There are great and touching moments in pop music.

Think of “Blackstar”, David Bowie's last album, which was released exactly two days before his death.

Or Freddy Mercury's “The Show Must Go On”.

In these examples, the individual human fate shakes the connection with death.

But what if a whole group gets caught up in history?

With their song "Auf Wiedersehen, my dear", the Comedian Harmonists celebrate their farewell to their fans, to each other and - at least for half of the formation - to Germany. On their last tour of the country, they sang a piece that is melancholy and catchy. Although or precisely because it seems too fast for a punk, it stands for the turbulent times in which it worked and emotionally picks up on what is in store for the musicians: three of the six musicians will emigrate shortly, the others will try to get along with the Arrange conditions in the Third Reich - and ultimately fail. Text and music from “Auf Wiedersehen, my dear” combine with the upcoming events to form a painful unity for admirers and artists.

They looked good, had a perfectly formed appearance and were magically harmonious - even though the sextet couldn't have been more different in origin and socialization. But maybe that's why. Harry Frommermann, third tenor and founder of the group, was a Berlin-born scion of a German-Russian family of Jewish faith; the second tenor, Erich A. Collin, who joined in 1929, was also a Berliner with Jewish roots. The first tenor Ari Leschnikoff was Bulgarian, while the baritone Roman Cycowski came from Poland and was a devout Jew. Pianist Erwin Bootz and the bass voice Robert Biberti were considered "thoroughbred Germans". In order to understand the fate of the Comedian Harmonists and the last concerts of the group, this classification is important.It will have a massive impact on the life plans of the musicians and the career of the formation.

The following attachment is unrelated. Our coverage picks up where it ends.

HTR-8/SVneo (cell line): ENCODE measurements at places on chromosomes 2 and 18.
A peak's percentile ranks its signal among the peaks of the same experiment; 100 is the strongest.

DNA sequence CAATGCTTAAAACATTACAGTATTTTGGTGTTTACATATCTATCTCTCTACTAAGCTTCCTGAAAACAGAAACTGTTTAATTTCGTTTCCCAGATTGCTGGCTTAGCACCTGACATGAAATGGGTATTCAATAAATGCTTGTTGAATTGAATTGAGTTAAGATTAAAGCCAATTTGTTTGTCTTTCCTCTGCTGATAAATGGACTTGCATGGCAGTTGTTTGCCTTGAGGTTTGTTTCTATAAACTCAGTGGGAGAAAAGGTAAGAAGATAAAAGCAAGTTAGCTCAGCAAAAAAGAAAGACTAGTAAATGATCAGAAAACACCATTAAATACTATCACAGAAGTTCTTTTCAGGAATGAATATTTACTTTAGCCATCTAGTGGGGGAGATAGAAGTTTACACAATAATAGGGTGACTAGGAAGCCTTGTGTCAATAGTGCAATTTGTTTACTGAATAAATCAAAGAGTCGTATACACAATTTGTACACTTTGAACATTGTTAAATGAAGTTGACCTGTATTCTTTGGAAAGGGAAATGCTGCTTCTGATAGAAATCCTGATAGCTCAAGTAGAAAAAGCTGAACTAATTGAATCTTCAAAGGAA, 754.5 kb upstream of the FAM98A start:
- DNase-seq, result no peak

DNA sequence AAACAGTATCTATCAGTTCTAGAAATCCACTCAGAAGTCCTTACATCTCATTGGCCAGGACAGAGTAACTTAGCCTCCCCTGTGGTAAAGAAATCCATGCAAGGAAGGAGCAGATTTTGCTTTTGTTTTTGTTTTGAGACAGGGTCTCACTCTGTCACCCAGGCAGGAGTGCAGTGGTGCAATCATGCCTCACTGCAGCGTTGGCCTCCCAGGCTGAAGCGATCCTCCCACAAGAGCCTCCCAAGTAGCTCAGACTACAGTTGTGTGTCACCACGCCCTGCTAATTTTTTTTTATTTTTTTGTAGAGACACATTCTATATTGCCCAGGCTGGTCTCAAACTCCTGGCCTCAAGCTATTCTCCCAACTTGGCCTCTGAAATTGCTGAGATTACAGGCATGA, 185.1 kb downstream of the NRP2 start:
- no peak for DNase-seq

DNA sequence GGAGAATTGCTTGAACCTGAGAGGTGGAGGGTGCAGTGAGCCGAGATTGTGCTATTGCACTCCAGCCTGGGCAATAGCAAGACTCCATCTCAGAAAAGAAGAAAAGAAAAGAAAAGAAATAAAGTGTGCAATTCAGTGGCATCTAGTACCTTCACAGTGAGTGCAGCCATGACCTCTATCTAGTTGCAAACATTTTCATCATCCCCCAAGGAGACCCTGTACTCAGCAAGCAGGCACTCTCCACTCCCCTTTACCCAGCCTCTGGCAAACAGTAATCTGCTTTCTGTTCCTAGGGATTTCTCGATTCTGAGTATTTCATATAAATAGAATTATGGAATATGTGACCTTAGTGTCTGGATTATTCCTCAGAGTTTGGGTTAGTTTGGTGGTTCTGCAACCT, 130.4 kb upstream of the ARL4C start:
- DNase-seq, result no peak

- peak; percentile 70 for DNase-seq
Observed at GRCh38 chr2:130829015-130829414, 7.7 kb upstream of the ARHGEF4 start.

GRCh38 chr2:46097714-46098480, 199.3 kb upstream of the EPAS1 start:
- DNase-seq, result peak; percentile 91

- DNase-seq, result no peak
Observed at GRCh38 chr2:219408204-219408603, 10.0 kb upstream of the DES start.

Today one would say that the Comedian Harmonists brought - besides their enormous ability - a remarkable diversity to their singing. The charm, the melancholy, their wit, but also the warmth amazed the contemporaries. Compared to the model of the Harmonists, the American Revelers, you can hear how awesome they were (music from both formations can be found on YouTube and on the streaming services). Frommermann came to “his” group via newspaper advertisement: On December 18, 1927, the “Berliner Lokal-Anzeiger” read: “Attention. Rarely. Tenor, bass (professional singer, not over 25), very musical, beautiful-sounding voices, wanted for a unique ensemble, specifying the daily available time. Ej. 25 Scherl branch, Friedrichstr. 136. “That he actually found fellow campaigners and was able to keep them was astonishing.Because at first he couldn't pay his colleagues. For this reason, say Peter Czada and Günter Große in their book “Comedian Harmonists. A vocal ensemble is conquering the world, ”Johannes Heesters hadn't been able to make up his mind to take part. So you had to have a bit of a vision to join the ensemble. On Comedian-harmonists.net you can read that Biberti was reluctant to respond to the ad: “I didn't think much of this ad. I remember, however, that my mother said: 'Oh God, just write down there, maybe this is something for you.' "So you had to have a bit of a vision to join the ensemble. On Comedian-harmonists.net you can read that Biberti was reluctant to respond to the ad: “I didn't think much of this ad. I remember, however, that my mother said: 'Oh God, just write down there, maybe this is something for you.' "So you had to have a bit of a vision to join the ensemble. On Comedian-harmonists.net you can read that Biberti was reluctant to respond to the ad: “I didn't think much of this ad. I remember, however, that my mother said: 'Oh God, just write down there, maybe this is something for you.' "

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